Psalm 130 – Wait, Watch, Hope

Psalm 130 – Wait, Watch, Hope

Psalm 130 has played a major role in Catholic piety. It has inspired church musicians for centuries. No fewer than thirty-six works by major composers such as Mozart, Handel, Mendelssohn, and Schoenberg have been attributed to this psalm which is best known by its Latin incipit ‘De Profundis’ or translated into English as, “out of the depths.”

Psalm 130 is one of the seven penitential psalms; the others being psalms 6, 32, 38, 51, 102, 130, and 143. These psalms often express deep sorrow for sin and ask God for help and forgiveness. The superscription (that which is found in your Bible just before the first verse and appears as a title) calls this a ‘song of ascents’ These psalms may have been sung by pilgrims ascending the road to Jerusalem (which was on a mountain) for the three great festivals or it is possible that the Levites may have sung these psalms as they ascended the fifteen steps to the temple.

Psalm 130 is a prayer for help at a time of deep personal need. Grief, depression, illness, poverty, abuse; any of these experiences, and so many more, can plunge us into a darkness so deep that it can feel almost like death. While this is an individual’s prayer it also serves also as an invitation to the community of believers to hope in the promise of redemption.

The psalm begins with a cry to the Lord from the depths (Hebrew: ma‘amaggiym). The word ma‘amaggiym is used for deep mud that mires one’s feet (Psalm 69:2) and deep waters that overwhelm the sailor and his cargo ( as in Ezekiel 27:34). These images are helpful here, because the psalmist is writing, not about mud or water, but about something (we know not what) that has overwhelmed him.

It is the psalmist voice that dominates the first two verse when he uses the words, ‘I cry’, ‘MY supplication’, ‘ MY voice. There is a sense of desperation, for the psalmist pleads to God to be ‘attentive to the voice of my supplication’. Yet at once we can also see that this cry comes from a deep relationship and from a sense of confidence. Notice that the Psalm has the word ‘YAHWEH’ written in your text as ‘LORD’(all capitals) and the word ‘Adonai’, which is a title for God, also found in your text, written as ‘Lord’ ( L is capital while the rest are small letters). The familiarity with God prompts the psalmist to keep switching, four times in the psalm, from the holy name of God to his title as Adonai.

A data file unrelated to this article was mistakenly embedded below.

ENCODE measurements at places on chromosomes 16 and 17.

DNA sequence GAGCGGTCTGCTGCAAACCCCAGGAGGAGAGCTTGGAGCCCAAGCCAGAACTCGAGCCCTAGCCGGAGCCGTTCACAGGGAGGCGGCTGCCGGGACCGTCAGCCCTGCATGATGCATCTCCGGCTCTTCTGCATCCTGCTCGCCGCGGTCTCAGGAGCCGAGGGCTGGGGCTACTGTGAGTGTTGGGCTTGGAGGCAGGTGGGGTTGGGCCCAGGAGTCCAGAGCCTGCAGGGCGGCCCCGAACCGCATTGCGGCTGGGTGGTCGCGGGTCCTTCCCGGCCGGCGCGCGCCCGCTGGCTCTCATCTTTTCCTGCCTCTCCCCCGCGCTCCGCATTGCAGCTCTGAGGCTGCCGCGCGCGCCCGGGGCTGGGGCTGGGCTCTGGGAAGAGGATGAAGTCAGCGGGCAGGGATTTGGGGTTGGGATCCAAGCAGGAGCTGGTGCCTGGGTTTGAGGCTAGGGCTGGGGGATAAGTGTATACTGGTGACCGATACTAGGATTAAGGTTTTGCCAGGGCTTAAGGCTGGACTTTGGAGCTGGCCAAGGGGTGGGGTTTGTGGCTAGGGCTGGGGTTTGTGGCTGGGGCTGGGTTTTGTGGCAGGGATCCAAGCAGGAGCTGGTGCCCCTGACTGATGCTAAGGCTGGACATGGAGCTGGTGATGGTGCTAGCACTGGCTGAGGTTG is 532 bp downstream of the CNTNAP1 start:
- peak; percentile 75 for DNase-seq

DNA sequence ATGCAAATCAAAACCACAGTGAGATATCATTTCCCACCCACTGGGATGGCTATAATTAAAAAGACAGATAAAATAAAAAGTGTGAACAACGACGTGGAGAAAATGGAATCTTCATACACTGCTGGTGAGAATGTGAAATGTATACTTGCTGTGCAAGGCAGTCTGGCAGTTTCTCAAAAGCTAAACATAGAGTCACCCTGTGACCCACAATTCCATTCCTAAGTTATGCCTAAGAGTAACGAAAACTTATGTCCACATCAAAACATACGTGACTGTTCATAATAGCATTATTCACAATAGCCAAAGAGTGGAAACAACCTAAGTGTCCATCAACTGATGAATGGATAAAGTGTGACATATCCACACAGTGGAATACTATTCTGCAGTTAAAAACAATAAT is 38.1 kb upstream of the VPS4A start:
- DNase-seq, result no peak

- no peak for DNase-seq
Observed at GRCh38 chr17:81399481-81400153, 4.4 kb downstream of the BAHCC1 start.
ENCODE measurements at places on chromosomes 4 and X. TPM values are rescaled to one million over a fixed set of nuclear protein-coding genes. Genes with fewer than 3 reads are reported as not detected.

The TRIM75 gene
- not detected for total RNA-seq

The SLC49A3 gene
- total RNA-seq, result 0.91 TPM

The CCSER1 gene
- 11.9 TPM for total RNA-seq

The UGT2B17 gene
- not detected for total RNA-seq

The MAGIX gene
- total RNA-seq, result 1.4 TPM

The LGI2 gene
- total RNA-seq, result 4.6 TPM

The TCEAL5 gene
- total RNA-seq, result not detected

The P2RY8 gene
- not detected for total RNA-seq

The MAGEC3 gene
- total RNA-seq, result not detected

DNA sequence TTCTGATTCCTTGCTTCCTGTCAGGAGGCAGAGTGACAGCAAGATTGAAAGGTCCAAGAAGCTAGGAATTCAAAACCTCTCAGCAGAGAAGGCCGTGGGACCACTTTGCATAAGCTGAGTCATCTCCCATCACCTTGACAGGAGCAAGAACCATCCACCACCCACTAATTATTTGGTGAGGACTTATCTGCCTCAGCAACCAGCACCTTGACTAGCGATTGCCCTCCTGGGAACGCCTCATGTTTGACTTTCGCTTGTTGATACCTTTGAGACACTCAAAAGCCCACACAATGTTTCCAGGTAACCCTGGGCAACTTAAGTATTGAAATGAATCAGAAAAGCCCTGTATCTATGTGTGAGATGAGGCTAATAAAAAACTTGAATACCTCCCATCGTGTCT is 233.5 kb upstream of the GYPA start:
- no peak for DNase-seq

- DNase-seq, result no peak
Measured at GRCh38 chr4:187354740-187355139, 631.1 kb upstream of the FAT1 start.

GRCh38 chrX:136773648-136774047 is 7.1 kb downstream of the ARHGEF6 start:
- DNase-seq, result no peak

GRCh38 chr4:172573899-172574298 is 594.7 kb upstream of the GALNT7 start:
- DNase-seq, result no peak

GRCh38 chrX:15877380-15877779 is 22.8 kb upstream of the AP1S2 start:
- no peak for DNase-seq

This familiarity of the psalmist with God, reiterates his confidence that God will hear and respond to every cry of pain that stems from the relationship he shares with God. He knows that God is merciful; in fact he insists on proclaiming this characteristic of God. It’s like when you approach a person, you know their character, you know if they will and can do something for you. You will only approach them when you know your plea will be heard. The psalmist knows the character of God not from a book but from a personal relationship with him. This is what the psalm encourages us to do too, to build that relationship with God.

This psalm is therefore a careful statement about God’s character and not the psalmist’s. Key to this understanding is found in verses 3 and 4. “If you, O Lord, should mark iniquities, who could stand? But there is forgiveness with you, so that you may be revered. Rhetorical questions in Hebrew, as in this case, are taken as an expression of confidence. While God does mark our sin, God also forgives and the psalmist knows this first hand.

There are many who claim God’s forgiveness per functionary, as though it is a given and one that is lack lustre because it appears as being freely offered. That is far from the truth. God’s forgiveness cannot be taken for granted nor is it something that you get ipso facto by baptism. To claim this forgiveness of God you first need to be in a relationship with him and experience it first-hand.

Now, having experienced that forgiveness, the psalmist encourages the community (and us) to bring that which is troubling them to the Lord in the certain hope that they will find a gracious, loving God, intent on their redemption (verses 7-8).The careful structure of Psalm 130 indicates that the cry to God issues not from a sense of abandonment but from a certainty that God will hear. Forgiveness, in other words, is who God is. This Psalm is about the very character of God, which remains steadfast even in the abyss.

Psalm 130 can be a healing balm to the shattered soul, offering assurance of God’s endless mercy, and of the divine companionship that will remake all that is broken. It fits beautifully into the spirit of the Lenten season, in which the worshiping community, and indeed the world, waits, waits, and watches (longingly) for the God who comes to us as a human being, to die, in order to work life out of death. And that is great power to redeem indeed.

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